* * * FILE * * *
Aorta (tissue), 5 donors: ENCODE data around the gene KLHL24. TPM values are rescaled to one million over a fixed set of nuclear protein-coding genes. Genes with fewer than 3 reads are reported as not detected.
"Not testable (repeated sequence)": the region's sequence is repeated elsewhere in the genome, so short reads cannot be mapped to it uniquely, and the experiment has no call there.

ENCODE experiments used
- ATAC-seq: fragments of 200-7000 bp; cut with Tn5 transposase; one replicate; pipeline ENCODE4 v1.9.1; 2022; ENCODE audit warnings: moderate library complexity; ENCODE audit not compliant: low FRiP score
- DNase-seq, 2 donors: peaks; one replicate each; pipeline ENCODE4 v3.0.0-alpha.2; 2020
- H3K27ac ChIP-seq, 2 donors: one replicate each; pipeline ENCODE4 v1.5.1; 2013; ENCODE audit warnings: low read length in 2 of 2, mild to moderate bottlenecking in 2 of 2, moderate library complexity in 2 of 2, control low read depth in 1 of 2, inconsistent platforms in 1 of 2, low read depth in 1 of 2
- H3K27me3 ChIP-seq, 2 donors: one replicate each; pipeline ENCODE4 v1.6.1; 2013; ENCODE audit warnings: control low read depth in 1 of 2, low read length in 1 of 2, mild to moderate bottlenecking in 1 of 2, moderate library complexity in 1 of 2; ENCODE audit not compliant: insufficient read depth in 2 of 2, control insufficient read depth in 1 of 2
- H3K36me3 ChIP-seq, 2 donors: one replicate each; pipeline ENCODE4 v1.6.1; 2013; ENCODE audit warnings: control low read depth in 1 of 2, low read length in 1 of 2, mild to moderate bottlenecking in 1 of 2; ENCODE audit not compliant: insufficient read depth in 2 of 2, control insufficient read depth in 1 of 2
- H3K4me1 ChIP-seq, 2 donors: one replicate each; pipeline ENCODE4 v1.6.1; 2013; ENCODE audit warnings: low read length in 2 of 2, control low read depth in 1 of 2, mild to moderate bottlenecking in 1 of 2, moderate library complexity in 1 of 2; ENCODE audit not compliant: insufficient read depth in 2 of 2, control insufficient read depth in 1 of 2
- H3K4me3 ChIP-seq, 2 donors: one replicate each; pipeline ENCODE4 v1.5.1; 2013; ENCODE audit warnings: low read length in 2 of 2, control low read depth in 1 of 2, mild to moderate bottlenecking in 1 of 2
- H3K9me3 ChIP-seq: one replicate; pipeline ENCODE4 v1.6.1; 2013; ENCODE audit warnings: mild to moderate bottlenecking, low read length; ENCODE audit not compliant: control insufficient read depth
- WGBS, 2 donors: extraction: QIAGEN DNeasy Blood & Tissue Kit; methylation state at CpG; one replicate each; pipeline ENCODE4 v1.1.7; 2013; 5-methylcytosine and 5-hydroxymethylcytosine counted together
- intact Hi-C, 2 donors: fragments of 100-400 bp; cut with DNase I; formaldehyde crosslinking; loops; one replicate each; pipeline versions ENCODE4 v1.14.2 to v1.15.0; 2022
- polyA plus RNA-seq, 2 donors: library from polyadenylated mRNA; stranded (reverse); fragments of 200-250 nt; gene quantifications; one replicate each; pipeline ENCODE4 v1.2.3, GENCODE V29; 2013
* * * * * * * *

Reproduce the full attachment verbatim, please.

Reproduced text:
Aorta (tissue), 5 donors: ENCODE data around the gene KLHL24. TPM values are rescaled to one million over a fixed set of nuclear protein-coding genes. Genes with fewer than 3 reads are reported as not detected.
"Not testable (repeated sequence)": the region's sequence is repeated elsewhere in the genome, so short reads cannot be mapped to it uniquely, and the experiment has no call there.

ENCODE experiments used
- ATAC-seq: fragments of 200-7000 bp; cut with Tn5 transposase; one replicate; pipeline ENCODE4 v1.9.1; 2022; ENCODE audit warnings: moderate library complexity; ENCODE audit not compliant: low FRiP score
- DNase-seq, 2 donors: peaks; one replicate each; pipeline ENCODE4 v3.0.0-alpha.2; 2020
- H3K27ac ChIP-seq, 2 donors: one replicate each; pipeline ENCODE4 v1.5.1; 2013; ENCODE audit warnings: low read length in 2 of 2, mild to moderate bottlenecking in 2 of 2, moderate library complexity in 2 of 2, control low read depth in 1 of 2, inconsistent platforms in 1 of 2, low read depth in 1 of 2
- H3K27me3 ChIP-seq, 2 donors: one replicate each; pipeline ENCODE4 v1.6.1; 2013; ENCODE audit warnings: control low read depth in 1 of 2, low read length in 1 of 2, mild to moderate bottlenecking in 1 of 2, moderate library complexity in 1 of 2; ENCODE audit not compliant: insufficient read depth in 2 of 2, control insufficient read depth in 1 of 2
- H3K36me3 ChIP-seq, 2 donors: one replicate each; pipeline ENCODE4 v1.6.1; 2013; ENCODE audit warnings: control low read depth in 1 of 2, low read length in 1 of 2, mild to moderate bottlenecking in 1 of 2; ENCODE audit not compliant: insufficient read depth in 2 of 2, control insufficient read depth in 1 of 2
- H3K4me1 ChIP-seq, 2 donors: one replicate each; pipeline ENCODE4 v1.6.1; 2013; ENCODE audit warnings: low read length in 2 of 2, control low read depth in 1 of 2, mild to moderate bottlenecking in 1 of 2, moderate library complexity in 1 of 2; ENCODE audit not compliant: insufficient read depth in 2 of 2, control insufficient read depth in 1 of 2
- H3K4me3 ChIP-seq, 2 donors: one replicate each; pipeline ENCODE4 v1.5.1; 2013; ENCODE audit warnings: low read length in 2 of 2, control low read depth in 1 of 2, mild to moderate bottlenecking in 1 of 2
- H3K9me3 ChIP-seq: one replicate; pipeline ENCODE4 v1.6.1; 2013; ENCODE audit warnings: mild to moderate bottlenecking, low read length; ENCODE audit not compliant: control insufficient read depth
- WGBS, 2 donors: extraction: QIAGEN DNeasy Blood & Tissue Kit; methylation state at CpG; one replicate each; pipeline ENCODE4 v1.1.7; 2013; 5-methylcytosine and 5-hydroxymethylcytosine counted together
- intact Hi-C, 2 donors: fragments of 100-400 bp; cut with DNase I; formaldehyde crosslinking; loops; one replicate each; pipeline versions ENCODE4 v1.14.2 to v1.15.0; 2022
- polyA plus RNA-seq, 2 donors: library from polyadenylated mRNA; stranded (reverse); fragments of 200-250 nt; gene quantifications; one replicate each; pipeline ENCODE4 v1.2.3, GENCODE V29; 2013